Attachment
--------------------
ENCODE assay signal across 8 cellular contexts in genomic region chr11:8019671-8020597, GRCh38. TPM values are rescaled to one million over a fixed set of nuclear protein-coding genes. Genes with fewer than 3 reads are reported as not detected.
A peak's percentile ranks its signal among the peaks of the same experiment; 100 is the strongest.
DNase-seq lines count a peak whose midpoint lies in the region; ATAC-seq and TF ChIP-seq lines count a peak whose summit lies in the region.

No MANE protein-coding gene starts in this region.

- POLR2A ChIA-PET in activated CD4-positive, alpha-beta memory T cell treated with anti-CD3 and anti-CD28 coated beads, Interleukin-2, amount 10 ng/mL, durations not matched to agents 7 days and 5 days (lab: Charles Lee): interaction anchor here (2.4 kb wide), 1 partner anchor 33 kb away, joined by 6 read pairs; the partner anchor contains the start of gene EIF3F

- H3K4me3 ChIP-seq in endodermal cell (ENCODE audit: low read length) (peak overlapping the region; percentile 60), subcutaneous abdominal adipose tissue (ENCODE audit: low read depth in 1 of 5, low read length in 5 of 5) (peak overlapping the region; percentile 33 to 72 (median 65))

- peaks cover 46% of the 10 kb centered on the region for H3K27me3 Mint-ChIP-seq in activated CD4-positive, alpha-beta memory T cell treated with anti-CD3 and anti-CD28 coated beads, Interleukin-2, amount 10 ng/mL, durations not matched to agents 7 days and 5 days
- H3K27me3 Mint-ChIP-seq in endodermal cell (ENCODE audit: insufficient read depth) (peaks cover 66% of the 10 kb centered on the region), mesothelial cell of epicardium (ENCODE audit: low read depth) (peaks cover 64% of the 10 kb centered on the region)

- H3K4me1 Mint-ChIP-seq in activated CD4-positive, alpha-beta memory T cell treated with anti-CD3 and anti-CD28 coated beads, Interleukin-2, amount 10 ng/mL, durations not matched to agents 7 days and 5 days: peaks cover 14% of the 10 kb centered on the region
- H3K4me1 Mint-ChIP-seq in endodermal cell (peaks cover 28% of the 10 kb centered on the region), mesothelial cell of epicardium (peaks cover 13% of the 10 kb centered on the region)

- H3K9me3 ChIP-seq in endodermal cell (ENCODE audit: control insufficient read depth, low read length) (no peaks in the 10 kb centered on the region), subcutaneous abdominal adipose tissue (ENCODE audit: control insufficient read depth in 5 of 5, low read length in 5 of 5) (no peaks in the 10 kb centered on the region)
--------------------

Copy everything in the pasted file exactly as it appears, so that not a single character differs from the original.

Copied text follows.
ENCODE assay signal across 8 cellular contexts in genomic region chr11:8019671-8020597, GRCh38. TPM values are rescaled to one million over a fixed set of nuclear protein-coding genes. Genes with fewer than 3 reads are reported as not detected.
A peak's percentile ranks its signal among the peaks of the same experiment; 100 is the strongest.
DNase-seq lines count a peak whose midpoint lies in the region; ATAC-seq and TF ChIP-seq lines count a peak whose summit lies in the region.

No MANE protein-coding gene starts in this region.

- POLR2A ChIA-PET in activated CD4-positive, alpha-beta memory T cell treated with anti-CD3 and anti-CD28 coated beads, Interleukin-2, amount 10 ng/mL, durations not matched to agents 7 days and 5 days (lab: Charles Lee): interaction anchor here (2.4 kb wide), 1 partner anchor 33 kb away, joined by 6 read pairs; the partner anchor contains the start of gene EIF3F

- H3K4me3 ChIP-seq in endodermal cell (ENCODE audit: low read length) (peak overlapping the region; percentile 60), subcutaneous abdominal adipose tissue (ENCODE audit: low read depth in 1 of 5, low read length in 5 of 5) (peak overlapping the region; percentile 33 to 72 (median 65))

- peaks cover 46% of the 10 kb centered on the region for H3K27me3 Mint-ChIP-seq in activated CD4-positive, alpha-beta memory T cell treated with anti-CD3 and anti-CD28 coated beads, Interleukin-2, amount 10 ng/mL, durations not matched to agents 7 days and 5 days
- H3K27me3 Mint-ChIP-seq in endodermal cell (ENCODE audit: insufficient read depth) (peaks cover 66% of the 10 kb centered on the region), mesothelial cell of epicardium (ENCODE audit: low read depth) (peaks cover 64% of the 10 kb centered on the region)

- H3K4me1 Mint-ChIP-seq in activated CD4-positive, alpha-beta memory T cell treated with anti-CD3 and anti-CD28 coated beads, Interleukin-2, amount 10 ng/mL, durations not matched to agents 7 days and 5 days: peaks cover 14% of the 10 kb centered on the region
- H3K4me1 Mint-ChIP-seq in endodermal cell (peaks cover 28% of the 10 kb centered on the region), mesothelial cell of epicardium (peaks cover 13% of the 10 kb centered on the region)

- H3K9me3 ChIP-seq in endodermal cell (ENCODE audit: control insufficient read depth, low read length) (no peaks in the 10 kb centered on the region), subcutaneous abdominal adipose tissue (ENCODE audit: control insufficient read depth in 5 of 5, low read length in 5 of 5) (no peaks in the 10 kb centered on the region)